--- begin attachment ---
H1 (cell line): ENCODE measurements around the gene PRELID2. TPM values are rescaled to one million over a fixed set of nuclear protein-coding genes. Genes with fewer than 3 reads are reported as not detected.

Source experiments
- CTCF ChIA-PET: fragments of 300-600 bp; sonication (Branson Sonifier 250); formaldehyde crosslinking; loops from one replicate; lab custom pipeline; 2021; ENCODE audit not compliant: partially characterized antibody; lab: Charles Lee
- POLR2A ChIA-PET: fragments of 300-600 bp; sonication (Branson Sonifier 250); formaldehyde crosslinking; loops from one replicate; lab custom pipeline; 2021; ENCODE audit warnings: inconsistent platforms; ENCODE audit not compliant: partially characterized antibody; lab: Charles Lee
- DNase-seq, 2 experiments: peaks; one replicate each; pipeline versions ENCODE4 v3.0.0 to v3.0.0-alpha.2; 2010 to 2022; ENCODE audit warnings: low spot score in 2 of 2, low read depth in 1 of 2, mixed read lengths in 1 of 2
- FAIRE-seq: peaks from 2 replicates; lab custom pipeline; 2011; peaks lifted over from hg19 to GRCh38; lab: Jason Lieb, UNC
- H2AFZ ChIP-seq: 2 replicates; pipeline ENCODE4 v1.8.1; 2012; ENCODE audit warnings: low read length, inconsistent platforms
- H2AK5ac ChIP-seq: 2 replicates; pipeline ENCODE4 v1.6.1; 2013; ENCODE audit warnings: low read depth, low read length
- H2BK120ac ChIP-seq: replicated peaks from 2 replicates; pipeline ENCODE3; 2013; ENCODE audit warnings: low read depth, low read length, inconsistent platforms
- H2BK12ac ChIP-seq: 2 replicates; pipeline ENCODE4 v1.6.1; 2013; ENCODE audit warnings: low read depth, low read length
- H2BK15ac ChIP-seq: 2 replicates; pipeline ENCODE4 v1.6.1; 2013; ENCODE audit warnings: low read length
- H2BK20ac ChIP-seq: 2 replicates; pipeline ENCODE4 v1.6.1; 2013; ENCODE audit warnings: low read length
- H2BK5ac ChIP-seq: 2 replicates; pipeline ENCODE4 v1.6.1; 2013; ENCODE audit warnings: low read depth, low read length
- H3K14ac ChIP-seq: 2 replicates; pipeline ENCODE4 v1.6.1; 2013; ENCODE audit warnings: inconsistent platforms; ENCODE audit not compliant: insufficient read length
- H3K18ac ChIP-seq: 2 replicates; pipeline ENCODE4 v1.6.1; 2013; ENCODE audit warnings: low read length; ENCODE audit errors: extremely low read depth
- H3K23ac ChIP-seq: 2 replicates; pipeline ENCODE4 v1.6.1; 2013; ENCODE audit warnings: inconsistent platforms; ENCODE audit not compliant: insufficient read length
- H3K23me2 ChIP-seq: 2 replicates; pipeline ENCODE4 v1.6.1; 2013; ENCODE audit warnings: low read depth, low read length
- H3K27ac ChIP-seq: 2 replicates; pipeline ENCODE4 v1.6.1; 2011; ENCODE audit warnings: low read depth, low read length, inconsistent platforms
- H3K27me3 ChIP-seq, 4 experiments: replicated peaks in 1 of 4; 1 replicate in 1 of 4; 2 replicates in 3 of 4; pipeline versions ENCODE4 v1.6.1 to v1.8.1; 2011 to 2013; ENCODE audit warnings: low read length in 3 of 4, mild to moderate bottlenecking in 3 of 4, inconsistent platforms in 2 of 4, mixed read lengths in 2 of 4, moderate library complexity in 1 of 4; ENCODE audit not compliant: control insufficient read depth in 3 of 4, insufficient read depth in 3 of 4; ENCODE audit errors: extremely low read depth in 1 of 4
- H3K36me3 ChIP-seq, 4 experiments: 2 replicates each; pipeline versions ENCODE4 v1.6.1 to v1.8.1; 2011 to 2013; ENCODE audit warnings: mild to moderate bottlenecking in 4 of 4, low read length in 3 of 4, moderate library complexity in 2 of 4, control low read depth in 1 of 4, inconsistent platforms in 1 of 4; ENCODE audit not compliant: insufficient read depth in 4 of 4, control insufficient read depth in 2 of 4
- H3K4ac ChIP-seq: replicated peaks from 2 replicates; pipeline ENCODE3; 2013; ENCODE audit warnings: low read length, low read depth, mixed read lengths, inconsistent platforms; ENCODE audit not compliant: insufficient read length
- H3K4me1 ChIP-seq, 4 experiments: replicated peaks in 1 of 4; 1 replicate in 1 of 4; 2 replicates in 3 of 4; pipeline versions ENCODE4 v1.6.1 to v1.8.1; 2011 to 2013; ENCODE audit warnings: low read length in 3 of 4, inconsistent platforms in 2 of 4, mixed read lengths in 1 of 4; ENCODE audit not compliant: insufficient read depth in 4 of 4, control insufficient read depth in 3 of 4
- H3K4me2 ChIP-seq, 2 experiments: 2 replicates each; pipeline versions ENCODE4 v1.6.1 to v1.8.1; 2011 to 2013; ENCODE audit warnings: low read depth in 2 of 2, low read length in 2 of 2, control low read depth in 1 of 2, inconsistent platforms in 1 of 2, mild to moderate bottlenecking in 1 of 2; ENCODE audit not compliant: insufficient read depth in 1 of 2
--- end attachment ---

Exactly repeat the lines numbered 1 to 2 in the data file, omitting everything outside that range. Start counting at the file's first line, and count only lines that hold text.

H1 (cell line): ENCODE measurements around the gene PRELID2. TPM values are rescaled to one million over a fixed set of nuclear protein-coding genes. Genes with fewer than 3 reads are reported as not detected.

Source experiments